Giving you confidence with reliable assessments.

Technical Briefs

Our assessments are regarded as best-in-class for their validity and reliability. Based nearly 80 years of ongoing research, our assessments provide accurate results that serve as a powerful springboard for career planning. Technical briefs prepared by Kuder’s research faculty provide a summary that concisely describes an assessment and the activities undertaken to demonstrate reliability, validity, and fairness.

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Kuder Career Interests Assessment® - kcia-lLikert

The aim of the KCIA-L is to determine the relative level of interest a respondent has in each of the six Holland areas of interests. These six interest scores are then used to identify the career clusters, pathways, and occupations that best match the respondent’s interests, based on the value of a Euclidean distance similarity index. To ensure the KCIA-L scores reliably and validly reflect interests in the six Holland areas, with efficiency and without bias, a number of psychometric research and development activities were undertaken. These activities involved the use of a) an initial pool of 168 items; b) a panel of five incontrovertible international leaders in career counseling and guidance for various formal judgmental exercises; and c) item-by-item response data from a representative sample of respondents. 

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Kuder Skills Confidence Assessment®KSCA

The aim of the KSCA is to determine the relative self-efficacy of the respondent in each of the six areas of the respondent’s Holland profile. These self-efficacy scores are then used to identify the O*NET occupations, pathways, and occupational clusters that best match the respondent’s self-efficacy, based on a Euclidean distance similarity index. To ensure that the KSCA scores reliably and validly reflect self-efficacy in the six Holland areas, with efficiency and without bias, a number of psychometric research and development activities were undertaken. These activities involved the use of a) an initial pool of 175 potential Likert-type items aimed at measuring self-efficacy in the six Holland areas; b) a panel of five incontrovertible national leaders in career counseling and guidance for various formal judgmental exercises; and c) item by item response data from a national sample of 2,100 respondents for various statistical analyses.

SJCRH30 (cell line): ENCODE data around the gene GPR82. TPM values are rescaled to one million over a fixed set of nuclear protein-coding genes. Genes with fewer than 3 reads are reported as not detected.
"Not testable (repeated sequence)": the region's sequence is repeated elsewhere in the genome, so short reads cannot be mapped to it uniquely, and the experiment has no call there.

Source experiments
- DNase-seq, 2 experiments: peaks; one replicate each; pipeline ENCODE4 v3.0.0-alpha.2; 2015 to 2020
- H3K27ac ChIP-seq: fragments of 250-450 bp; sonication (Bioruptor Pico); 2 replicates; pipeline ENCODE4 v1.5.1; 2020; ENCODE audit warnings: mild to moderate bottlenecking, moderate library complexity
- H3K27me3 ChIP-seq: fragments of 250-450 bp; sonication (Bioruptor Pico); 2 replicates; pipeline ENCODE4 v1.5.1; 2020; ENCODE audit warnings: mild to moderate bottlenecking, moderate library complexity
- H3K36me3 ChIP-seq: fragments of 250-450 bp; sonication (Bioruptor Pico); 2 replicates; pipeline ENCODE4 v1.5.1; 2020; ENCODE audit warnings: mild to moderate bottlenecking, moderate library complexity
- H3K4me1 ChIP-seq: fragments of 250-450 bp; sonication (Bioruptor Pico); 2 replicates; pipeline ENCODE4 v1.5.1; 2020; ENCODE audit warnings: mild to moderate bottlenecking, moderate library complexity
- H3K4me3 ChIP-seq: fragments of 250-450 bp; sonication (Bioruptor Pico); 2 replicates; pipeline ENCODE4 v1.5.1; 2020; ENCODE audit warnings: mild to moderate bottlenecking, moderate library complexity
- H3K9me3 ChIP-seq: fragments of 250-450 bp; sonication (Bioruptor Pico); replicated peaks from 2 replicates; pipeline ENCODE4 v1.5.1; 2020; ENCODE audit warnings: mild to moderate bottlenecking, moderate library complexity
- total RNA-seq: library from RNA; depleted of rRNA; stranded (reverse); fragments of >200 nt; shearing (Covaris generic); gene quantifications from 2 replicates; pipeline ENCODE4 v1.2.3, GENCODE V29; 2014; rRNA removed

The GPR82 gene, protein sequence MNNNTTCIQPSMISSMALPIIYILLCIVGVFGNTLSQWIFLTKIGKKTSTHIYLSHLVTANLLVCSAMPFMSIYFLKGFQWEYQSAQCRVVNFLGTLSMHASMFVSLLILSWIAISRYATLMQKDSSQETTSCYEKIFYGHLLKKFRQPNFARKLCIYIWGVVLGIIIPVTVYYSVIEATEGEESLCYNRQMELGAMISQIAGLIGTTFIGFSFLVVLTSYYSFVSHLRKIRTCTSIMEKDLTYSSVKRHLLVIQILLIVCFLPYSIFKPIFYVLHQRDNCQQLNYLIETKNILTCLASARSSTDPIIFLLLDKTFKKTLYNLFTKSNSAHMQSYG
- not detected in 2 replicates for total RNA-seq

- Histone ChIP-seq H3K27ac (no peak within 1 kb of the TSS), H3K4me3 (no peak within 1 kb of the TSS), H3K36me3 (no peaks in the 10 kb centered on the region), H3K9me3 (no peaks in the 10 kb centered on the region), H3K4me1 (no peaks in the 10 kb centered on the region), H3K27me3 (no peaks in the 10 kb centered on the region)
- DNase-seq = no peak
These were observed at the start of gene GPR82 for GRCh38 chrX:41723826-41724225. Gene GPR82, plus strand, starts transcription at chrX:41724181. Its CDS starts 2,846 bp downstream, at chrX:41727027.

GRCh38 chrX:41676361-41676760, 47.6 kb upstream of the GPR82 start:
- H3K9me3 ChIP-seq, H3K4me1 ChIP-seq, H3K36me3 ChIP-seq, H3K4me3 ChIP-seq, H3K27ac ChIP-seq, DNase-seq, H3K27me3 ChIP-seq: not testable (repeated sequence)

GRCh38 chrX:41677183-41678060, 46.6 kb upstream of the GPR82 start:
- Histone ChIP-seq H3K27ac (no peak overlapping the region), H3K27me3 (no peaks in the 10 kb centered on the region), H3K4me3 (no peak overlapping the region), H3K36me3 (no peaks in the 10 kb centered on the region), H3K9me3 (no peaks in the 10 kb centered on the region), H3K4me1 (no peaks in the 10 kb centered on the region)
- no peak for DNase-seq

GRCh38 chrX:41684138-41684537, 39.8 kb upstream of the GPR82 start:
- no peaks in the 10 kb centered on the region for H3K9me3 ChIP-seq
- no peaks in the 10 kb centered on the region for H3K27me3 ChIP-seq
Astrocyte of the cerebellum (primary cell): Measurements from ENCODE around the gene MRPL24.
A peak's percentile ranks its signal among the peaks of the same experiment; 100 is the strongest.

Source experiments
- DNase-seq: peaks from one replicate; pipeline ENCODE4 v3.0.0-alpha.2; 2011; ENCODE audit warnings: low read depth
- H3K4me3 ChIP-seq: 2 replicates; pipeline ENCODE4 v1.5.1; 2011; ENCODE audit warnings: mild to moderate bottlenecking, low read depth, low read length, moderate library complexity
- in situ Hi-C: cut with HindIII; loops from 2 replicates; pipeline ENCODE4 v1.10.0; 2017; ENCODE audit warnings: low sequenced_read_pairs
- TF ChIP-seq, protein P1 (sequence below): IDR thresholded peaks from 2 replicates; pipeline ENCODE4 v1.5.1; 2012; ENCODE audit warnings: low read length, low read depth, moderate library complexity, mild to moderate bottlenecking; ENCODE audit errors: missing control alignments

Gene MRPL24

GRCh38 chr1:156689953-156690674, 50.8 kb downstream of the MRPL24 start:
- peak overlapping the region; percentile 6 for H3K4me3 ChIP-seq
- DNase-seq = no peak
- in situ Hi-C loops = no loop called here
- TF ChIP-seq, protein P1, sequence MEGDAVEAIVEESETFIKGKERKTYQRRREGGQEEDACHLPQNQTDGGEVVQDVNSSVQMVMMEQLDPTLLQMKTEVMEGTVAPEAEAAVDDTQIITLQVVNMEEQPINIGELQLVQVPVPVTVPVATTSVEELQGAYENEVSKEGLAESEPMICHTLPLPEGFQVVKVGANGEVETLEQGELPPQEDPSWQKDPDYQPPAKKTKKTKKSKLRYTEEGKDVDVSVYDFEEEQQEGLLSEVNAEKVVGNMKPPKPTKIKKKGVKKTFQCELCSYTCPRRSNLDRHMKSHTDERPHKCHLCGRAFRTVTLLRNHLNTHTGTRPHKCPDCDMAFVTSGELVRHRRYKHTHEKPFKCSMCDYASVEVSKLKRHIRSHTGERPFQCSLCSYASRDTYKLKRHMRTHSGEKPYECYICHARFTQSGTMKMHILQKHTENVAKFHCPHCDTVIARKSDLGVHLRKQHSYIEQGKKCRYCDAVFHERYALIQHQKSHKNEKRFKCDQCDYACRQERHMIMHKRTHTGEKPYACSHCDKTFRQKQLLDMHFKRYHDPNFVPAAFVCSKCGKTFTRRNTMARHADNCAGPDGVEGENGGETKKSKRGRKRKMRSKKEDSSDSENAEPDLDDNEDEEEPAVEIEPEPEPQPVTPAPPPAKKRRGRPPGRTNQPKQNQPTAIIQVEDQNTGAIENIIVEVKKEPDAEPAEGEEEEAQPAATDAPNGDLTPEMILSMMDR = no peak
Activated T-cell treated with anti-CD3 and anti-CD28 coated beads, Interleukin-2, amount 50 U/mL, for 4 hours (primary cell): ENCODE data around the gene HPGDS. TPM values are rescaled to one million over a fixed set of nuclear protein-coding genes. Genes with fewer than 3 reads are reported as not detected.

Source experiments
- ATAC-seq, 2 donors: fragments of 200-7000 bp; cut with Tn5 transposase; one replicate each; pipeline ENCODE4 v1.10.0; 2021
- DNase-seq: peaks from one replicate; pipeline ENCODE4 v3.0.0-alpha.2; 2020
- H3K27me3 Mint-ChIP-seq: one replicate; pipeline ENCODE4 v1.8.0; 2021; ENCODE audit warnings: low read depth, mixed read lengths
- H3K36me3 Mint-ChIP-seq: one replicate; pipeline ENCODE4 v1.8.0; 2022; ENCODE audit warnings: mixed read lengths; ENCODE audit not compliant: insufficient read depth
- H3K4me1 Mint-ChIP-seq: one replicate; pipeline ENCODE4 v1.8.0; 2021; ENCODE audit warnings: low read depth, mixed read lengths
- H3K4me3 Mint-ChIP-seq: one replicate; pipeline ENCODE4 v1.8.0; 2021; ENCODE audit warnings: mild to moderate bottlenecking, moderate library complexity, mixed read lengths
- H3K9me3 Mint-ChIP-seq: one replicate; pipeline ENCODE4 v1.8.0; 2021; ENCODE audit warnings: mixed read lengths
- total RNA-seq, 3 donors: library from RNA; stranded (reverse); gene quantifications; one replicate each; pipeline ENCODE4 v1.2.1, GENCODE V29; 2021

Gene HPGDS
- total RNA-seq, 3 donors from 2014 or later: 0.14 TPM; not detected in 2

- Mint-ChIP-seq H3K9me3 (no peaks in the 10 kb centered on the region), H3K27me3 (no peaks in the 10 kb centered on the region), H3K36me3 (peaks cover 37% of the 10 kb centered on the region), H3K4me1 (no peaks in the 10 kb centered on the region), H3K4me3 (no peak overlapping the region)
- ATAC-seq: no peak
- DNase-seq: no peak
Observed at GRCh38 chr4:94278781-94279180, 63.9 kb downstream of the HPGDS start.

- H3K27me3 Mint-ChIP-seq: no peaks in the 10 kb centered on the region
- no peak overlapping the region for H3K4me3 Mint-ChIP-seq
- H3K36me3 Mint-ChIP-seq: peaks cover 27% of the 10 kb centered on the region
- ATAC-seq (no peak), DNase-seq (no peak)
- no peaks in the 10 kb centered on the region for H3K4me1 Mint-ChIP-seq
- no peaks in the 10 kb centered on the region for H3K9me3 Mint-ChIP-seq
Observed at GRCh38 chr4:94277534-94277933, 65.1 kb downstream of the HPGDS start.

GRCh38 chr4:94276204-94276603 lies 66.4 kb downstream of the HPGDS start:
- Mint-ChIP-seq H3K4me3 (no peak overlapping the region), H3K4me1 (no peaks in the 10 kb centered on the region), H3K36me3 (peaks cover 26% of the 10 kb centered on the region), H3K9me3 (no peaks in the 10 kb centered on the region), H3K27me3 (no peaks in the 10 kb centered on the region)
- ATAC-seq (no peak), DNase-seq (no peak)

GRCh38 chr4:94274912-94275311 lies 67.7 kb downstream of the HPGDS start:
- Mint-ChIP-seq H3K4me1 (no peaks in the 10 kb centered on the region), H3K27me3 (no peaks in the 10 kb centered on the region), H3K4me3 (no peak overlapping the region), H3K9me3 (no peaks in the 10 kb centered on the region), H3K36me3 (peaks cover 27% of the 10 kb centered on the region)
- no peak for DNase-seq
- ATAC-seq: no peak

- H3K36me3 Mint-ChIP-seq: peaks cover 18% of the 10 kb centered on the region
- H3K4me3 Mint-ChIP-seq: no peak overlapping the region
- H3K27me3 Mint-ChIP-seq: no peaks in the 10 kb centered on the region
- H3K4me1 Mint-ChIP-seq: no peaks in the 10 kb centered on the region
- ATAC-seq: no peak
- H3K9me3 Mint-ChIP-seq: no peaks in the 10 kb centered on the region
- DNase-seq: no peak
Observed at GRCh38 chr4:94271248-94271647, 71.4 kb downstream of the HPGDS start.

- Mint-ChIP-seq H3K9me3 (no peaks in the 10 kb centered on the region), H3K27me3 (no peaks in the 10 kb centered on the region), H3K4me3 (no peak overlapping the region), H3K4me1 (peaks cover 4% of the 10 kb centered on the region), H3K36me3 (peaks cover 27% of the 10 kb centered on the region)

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Kuder Skills Confidence Assessment® - KSCA-AAdult

The aim of the KSCA-A is to determine the relative self-efficacy of the respondent in each of the six areas of the respondent’s Holland profile. These self-efficacy scores are then used to identify the O*NET occupations, pathways, and occupational clusters that best match the respondent’s self-efficacy, based on the value of a Euclidean distance similarity index. To ensure that the KSCA-A scores reliably and validly reflect self-efficacy in the six Holland areas, with efficiency and without bias, a number of psychometric research and development activities were undertaken. These activities involved the use of a) an initial pool of 170 potential Likert-type items aimed at measuring self-efficacy in the six Holland areas; b) a panel of five incontrovertible international leaders in career counseling and guidance for various formal judgmental exercises; and c) item-by-item response data from a national sample of 2,000 respondents for various statistical analyses.

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Super’s Work Values Inventory-revisedSWVI

Super’s Work Values Inventory-revised (SWVI-r) attempts to measure the relative importance of 12 work values thought to be most important in career choice and development. The SWVI-r is a revision of the original 1970 edition (Super, 1970) of SWVI. Each of the 12 scale scores are norm-referenced and expressed in the form of percentile ranks. Where identified, norms are localized by country and based on responses from national samples that represent users in terms of gender, geography, and age.

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Kuder Work Values Assessment®KWVA

To ensure the KWVA scores reliably and validly reflect five work values (Workplace, Innovation, Accomplishment, Income, and Prestige) with efficiency and without bias, a number of psychometric research and development activities were undertaken. These activities involved the use of a) an initial pool of 72 Super’s Work Values Inventory-revised items; b) a panel of five incontrovertible international leaders in career counseling and guidance for various formal judgmental exercises; and c) item-by-item response data from a national sample of 4,000 respondents for various statistical analyses.

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